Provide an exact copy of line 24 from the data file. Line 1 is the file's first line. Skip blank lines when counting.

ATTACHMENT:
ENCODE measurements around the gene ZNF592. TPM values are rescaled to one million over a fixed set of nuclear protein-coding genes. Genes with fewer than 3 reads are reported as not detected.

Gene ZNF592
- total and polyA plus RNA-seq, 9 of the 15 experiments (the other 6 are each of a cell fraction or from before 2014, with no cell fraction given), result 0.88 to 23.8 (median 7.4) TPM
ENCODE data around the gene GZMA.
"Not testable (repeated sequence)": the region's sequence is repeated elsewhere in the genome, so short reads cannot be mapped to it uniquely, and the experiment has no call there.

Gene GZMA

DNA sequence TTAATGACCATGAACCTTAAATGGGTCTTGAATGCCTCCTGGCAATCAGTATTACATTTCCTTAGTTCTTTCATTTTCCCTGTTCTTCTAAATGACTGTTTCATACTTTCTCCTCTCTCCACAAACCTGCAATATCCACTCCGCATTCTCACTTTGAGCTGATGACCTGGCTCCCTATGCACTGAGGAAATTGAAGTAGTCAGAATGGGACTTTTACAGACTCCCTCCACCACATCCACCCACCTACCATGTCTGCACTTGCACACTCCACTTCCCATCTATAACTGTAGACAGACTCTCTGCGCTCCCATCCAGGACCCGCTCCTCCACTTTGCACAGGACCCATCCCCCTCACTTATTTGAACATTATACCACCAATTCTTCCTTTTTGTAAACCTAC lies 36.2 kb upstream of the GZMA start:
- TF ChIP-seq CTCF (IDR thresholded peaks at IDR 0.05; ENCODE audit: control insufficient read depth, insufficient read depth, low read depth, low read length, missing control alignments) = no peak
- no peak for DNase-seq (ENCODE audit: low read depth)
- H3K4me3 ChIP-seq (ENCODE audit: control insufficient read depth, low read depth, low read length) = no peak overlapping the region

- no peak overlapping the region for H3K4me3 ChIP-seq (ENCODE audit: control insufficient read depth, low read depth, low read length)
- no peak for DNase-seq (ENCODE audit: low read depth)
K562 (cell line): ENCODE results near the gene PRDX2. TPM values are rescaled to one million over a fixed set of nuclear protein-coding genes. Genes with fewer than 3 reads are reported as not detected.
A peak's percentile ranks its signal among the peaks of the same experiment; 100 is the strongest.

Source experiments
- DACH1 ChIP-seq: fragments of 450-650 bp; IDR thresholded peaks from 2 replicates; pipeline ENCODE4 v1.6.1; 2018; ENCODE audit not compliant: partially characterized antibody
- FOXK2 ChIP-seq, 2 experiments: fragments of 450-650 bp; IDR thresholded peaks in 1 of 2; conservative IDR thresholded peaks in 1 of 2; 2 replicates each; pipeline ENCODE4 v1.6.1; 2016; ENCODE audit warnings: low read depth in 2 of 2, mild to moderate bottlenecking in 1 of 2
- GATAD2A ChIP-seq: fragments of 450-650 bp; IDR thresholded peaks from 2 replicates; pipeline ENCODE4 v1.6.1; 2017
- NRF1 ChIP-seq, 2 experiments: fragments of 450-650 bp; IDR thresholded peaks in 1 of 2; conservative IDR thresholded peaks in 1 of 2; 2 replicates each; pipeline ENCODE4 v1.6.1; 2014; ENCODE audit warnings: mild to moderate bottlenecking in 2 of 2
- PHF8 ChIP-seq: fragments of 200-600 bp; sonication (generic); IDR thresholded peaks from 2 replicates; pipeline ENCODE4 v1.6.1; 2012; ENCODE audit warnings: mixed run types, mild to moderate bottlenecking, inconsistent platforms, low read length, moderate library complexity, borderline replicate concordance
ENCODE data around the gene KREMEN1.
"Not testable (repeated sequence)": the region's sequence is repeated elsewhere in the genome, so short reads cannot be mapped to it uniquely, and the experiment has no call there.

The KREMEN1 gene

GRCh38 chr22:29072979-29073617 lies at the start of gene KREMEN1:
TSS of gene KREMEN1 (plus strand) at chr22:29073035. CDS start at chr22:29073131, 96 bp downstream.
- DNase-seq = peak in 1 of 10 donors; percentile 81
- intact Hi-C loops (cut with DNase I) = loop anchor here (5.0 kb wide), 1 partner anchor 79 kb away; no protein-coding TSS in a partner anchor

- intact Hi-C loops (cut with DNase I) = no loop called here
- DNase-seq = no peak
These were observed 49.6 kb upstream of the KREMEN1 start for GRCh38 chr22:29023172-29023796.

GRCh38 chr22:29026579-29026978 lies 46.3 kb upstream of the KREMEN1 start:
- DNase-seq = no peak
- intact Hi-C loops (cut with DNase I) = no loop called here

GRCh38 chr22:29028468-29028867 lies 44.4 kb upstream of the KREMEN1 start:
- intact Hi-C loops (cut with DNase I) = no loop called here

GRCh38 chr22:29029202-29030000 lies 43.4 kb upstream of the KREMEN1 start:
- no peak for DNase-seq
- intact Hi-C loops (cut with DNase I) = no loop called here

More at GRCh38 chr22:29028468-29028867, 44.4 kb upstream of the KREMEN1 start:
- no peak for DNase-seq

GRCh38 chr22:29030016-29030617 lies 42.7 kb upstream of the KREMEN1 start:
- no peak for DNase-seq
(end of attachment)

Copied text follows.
GRCh38 chr22:29072979-29073617 lies at the start of gene KREMEN1: